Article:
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11-12-2017 | Breast cancer | Article

Dietary intake of soy and cruciferous vegetables and treatment-related symptoms in Chinese-American and non-Hispanic White breast cancer survivors

Breast Cancer Research and Treatment

Authors: Sarah J. O. Nomura, Yi-Ting Hwang, Scarlett Lin Gomez, Teresa T. Fung, Shu-Lan Yeh, Chiranjeev Dash, Laura Allen, Serena Philips, Leena Hilakivi-Clarke, Yun-Ling Zheng, Judy Huei-yu Wang

Publisher: Springer US



This project was undertaken to examine the association between dietary intake of soy or cruciferous vegetables and breast cancer treatment-related symptoms among Chinese-American (CA) and Non-Hispanic White (NHW) breast cancer survivors.


This cross-sectional study included 192 CA and 173 NHW female breast cancer survivors (stages 0–III, diagnosed between 2006 and 2012) recruited from two California cancer registries, who had completed primary treatment. Patient-reported data on treatment-related symptoms and potential covariates were collected via telephone interviews. Dietary data were ascertained by mailed questionnaires. The outcomes evaluated were menopausal symptoms (hot flashes, night sweats, vaginal dryness, vaginal discharge), joint problems, fatigue, hair thinning/loss, and memory problems. Associations between soy and cruciferous vegetables and symptoms were assessed using logistic regression. Analyses were further stratified by race/ethnicity and endocrine therapy usage (non-user, tamoxifen, aromatase inhibitors).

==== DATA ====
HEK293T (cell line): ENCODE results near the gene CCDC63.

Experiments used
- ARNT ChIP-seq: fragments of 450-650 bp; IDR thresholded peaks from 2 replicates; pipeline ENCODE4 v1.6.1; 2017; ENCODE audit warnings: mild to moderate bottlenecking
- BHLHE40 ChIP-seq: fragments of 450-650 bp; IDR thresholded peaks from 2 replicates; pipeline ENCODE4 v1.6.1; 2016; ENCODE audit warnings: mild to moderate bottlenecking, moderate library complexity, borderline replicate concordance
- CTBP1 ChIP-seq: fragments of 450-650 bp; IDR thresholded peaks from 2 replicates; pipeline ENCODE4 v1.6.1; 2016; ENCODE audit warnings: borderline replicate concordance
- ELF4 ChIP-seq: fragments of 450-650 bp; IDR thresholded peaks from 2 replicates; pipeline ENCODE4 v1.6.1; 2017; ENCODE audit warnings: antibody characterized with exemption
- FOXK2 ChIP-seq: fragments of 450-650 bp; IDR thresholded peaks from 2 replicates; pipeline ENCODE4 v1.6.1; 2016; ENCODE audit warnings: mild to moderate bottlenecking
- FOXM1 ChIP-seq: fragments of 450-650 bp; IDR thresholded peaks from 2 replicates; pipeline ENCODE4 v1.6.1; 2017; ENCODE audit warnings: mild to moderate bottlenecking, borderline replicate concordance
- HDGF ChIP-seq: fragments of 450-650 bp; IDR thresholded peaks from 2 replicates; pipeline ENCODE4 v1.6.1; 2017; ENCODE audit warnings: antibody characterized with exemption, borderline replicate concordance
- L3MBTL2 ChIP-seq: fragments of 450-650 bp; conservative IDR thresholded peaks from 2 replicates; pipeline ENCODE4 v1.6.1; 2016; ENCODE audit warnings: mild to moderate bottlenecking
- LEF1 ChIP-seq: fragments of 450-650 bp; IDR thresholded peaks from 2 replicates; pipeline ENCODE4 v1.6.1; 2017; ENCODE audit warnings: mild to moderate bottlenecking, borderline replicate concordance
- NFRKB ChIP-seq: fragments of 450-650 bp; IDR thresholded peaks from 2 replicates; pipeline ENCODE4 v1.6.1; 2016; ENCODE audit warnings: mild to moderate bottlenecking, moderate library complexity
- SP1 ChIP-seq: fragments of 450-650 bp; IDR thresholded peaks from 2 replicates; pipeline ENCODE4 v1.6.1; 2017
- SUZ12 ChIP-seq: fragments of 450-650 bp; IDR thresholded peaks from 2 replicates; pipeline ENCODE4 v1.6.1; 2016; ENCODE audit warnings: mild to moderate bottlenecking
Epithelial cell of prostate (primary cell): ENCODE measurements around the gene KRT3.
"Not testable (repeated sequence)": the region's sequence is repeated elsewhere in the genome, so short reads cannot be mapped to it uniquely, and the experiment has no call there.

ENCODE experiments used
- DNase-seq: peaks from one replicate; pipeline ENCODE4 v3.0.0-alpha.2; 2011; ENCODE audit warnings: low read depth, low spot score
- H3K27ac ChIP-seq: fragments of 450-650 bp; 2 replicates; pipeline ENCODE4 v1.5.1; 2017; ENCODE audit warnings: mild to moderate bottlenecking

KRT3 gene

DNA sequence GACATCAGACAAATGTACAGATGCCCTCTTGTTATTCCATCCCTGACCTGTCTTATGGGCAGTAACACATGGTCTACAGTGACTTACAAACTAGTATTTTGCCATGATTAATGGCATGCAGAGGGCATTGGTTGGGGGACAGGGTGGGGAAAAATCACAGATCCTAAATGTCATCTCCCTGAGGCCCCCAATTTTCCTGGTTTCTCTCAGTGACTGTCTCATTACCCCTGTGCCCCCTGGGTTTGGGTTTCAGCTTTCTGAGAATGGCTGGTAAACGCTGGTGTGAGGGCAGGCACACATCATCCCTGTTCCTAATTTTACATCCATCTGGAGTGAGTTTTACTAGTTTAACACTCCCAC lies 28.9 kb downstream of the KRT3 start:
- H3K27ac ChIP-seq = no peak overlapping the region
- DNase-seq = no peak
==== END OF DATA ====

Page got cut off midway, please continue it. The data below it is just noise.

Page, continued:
Soy food and cruciferous vegetable intake ranged from no intake to 431 and 865 g/day, respectively, and was higher in CA survivors. Higher soy food intake was associated with lower odds of menopausal symptoms (≥ 24.0 vs. 0 g/day, OR 0.51, 95% CI 0.25, 1.03), and fatigue (≥ 24.0 vs. 0 g/day, OR 0.43, 95% CI 0.22, 0.84). However, when stratified by race/ethnicity, associations were statistically significant in NHW survivors only. Compared with low intake, higher cruciferous vegetable intake was associated with lower odds of experiencing menopausal symptoms (≥ 70.8 vs. < 33.0 g/day, OR 0.50, 95% CI 0.25, 0.97) in the overall population.


In this population of breast cancer survivors, higher soy and cruciferous vegetable intake was associated with less treatment-related menopausal symptoms and fatigue.

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